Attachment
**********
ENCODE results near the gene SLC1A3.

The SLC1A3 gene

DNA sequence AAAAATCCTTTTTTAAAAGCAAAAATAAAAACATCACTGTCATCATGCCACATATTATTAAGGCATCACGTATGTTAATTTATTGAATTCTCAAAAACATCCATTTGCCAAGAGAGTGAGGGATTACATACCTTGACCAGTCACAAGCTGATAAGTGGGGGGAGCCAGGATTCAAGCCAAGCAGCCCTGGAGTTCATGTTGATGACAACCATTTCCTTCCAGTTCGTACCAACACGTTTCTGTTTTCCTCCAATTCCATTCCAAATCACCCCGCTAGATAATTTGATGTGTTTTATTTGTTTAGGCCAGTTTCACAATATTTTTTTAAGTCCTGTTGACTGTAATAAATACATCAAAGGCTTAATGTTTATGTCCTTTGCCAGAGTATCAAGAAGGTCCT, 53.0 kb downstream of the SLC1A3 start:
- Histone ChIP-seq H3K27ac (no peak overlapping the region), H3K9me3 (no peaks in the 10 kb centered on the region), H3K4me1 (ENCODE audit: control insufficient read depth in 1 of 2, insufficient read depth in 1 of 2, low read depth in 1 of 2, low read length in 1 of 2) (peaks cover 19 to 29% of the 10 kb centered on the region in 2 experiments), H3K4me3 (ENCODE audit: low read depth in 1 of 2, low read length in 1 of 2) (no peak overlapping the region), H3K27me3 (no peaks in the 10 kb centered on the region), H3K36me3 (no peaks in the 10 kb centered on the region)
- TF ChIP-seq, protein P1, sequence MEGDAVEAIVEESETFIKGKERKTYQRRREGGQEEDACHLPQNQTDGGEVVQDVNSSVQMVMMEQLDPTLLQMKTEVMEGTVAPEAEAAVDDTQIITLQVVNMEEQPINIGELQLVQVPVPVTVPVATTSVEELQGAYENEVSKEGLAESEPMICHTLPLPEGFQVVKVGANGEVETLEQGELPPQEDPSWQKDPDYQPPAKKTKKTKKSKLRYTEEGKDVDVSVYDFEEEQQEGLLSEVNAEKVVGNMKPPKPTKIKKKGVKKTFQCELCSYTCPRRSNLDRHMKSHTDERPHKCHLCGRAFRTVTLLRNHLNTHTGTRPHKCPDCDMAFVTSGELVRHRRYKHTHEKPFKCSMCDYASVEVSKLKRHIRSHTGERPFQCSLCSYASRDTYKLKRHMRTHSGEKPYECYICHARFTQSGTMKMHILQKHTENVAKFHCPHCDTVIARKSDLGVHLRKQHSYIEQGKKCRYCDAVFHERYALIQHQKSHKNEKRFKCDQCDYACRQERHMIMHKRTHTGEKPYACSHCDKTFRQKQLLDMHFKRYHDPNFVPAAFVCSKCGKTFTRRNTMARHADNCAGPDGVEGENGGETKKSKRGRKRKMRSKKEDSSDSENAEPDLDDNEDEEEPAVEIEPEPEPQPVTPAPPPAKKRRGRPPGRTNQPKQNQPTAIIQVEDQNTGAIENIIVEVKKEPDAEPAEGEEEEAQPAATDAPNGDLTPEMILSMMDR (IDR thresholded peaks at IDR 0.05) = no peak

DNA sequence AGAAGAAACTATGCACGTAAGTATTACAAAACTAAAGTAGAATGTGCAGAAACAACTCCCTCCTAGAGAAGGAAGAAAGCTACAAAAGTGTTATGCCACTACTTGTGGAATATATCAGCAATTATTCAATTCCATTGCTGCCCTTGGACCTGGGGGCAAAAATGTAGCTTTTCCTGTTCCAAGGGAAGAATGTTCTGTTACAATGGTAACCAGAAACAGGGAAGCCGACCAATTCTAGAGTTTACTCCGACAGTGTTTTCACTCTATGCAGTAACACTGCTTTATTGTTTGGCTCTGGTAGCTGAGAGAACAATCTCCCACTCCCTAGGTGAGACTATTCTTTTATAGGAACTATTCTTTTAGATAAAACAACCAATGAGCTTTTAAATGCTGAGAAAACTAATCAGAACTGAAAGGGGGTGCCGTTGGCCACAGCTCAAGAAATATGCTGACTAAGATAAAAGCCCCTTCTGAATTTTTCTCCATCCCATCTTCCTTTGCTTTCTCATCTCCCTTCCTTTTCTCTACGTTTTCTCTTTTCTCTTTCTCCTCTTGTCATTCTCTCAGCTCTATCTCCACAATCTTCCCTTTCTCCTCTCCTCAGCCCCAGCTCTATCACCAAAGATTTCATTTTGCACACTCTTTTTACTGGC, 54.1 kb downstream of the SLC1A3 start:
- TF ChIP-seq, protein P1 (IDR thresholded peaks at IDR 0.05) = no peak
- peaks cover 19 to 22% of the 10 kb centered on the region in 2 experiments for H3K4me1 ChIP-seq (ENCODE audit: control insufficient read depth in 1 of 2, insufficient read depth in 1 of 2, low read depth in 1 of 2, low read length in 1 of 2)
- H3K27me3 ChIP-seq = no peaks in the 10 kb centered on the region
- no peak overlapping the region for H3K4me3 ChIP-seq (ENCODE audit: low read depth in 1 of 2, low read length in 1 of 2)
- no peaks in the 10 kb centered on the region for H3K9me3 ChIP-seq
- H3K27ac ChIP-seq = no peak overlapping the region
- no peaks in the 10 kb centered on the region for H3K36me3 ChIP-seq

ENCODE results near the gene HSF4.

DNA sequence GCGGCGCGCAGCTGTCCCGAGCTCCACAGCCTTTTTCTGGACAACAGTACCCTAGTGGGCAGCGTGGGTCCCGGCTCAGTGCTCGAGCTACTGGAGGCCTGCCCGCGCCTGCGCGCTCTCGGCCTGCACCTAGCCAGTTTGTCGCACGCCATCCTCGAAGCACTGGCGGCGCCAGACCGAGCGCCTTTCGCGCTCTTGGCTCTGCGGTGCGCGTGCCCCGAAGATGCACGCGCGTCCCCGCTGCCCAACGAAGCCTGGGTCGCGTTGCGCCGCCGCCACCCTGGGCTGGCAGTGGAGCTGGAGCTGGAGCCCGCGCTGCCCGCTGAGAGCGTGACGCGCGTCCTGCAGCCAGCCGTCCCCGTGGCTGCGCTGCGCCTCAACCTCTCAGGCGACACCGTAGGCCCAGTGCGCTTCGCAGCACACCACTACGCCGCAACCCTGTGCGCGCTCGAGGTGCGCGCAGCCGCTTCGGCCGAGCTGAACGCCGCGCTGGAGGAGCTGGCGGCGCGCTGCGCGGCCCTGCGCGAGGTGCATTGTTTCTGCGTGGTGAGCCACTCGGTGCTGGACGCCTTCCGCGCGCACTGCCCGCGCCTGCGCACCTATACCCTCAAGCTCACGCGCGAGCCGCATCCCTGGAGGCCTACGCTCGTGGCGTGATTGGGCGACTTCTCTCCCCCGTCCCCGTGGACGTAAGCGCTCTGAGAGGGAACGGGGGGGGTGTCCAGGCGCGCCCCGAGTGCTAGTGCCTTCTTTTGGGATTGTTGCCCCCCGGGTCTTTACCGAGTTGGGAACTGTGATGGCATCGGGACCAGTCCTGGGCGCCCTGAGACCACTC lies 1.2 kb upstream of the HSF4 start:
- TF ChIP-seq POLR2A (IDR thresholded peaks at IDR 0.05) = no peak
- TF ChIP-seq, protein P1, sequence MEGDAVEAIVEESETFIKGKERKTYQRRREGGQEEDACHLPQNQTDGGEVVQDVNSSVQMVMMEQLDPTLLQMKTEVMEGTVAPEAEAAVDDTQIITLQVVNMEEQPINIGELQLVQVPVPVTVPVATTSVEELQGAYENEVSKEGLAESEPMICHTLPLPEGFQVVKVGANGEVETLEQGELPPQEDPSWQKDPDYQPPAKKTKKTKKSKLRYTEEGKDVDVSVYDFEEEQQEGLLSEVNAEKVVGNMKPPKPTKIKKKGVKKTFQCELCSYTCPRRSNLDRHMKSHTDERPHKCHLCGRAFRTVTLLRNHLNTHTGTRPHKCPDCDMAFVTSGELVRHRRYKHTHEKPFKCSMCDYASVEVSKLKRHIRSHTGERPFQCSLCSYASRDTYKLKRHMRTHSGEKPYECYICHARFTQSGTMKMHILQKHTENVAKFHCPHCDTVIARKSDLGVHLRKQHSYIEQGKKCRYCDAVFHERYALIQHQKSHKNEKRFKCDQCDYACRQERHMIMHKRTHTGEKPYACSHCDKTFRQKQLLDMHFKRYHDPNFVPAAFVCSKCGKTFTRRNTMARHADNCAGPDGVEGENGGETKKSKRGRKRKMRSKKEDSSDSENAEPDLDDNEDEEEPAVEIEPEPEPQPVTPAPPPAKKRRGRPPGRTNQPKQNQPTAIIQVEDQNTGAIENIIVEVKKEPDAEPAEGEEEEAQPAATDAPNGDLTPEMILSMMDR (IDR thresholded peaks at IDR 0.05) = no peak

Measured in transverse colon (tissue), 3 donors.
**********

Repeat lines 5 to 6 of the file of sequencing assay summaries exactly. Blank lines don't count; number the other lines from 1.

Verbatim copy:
- TF ChIP-seq, protein P1, sequence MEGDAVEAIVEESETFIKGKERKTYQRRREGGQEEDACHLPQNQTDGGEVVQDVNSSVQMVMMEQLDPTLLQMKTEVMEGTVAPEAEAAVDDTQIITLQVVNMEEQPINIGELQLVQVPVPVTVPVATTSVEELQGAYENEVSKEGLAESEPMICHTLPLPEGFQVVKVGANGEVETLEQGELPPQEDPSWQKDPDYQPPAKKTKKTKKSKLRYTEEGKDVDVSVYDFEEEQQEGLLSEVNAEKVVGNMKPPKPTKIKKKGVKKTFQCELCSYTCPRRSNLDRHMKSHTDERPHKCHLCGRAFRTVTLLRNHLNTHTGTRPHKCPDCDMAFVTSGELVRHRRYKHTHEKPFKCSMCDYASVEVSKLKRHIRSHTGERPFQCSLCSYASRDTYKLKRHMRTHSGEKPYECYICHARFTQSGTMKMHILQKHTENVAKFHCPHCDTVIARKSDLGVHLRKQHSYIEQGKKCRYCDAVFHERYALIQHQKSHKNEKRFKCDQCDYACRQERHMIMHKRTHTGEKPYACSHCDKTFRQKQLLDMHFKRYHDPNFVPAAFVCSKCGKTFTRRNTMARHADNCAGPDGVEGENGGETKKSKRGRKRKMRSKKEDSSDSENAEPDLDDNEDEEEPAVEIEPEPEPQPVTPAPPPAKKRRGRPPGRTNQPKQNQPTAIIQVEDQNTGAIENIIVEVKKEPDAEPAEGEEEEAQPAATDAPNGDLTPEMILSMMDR (IDR thresholded peaks at IDR 0.05) = no peak

DNA sequence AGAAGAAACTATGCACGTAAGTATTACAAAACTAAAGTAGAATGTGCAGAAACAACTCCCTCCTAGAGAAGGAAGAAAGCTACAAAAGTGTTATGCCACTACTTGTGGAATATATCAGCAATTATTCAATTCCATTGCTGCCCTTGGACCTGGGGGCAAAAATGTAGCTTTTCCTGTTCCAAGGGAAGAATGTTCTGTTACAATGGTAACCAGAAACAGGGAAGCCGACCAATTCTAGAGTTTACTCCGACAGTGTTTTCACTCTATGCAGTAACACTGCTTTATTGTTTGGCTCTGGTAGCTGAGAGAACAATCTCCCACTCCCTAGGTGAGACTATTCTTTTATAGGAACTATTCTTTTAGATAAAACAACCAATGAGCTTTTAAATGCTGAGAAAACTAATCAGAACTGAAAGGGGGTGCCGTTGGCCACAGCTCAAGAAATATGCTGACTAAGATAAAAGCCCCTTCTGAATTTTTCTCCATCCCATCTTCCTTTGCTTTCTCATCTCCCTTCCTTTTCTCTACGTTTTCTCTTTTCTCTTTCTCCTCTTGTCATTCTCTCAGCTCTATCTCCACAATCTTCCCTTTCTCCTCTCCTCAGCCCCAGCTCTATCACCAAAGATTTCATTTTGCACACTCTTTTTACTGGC, 54.1 kb downstream of the SLC1A3 start: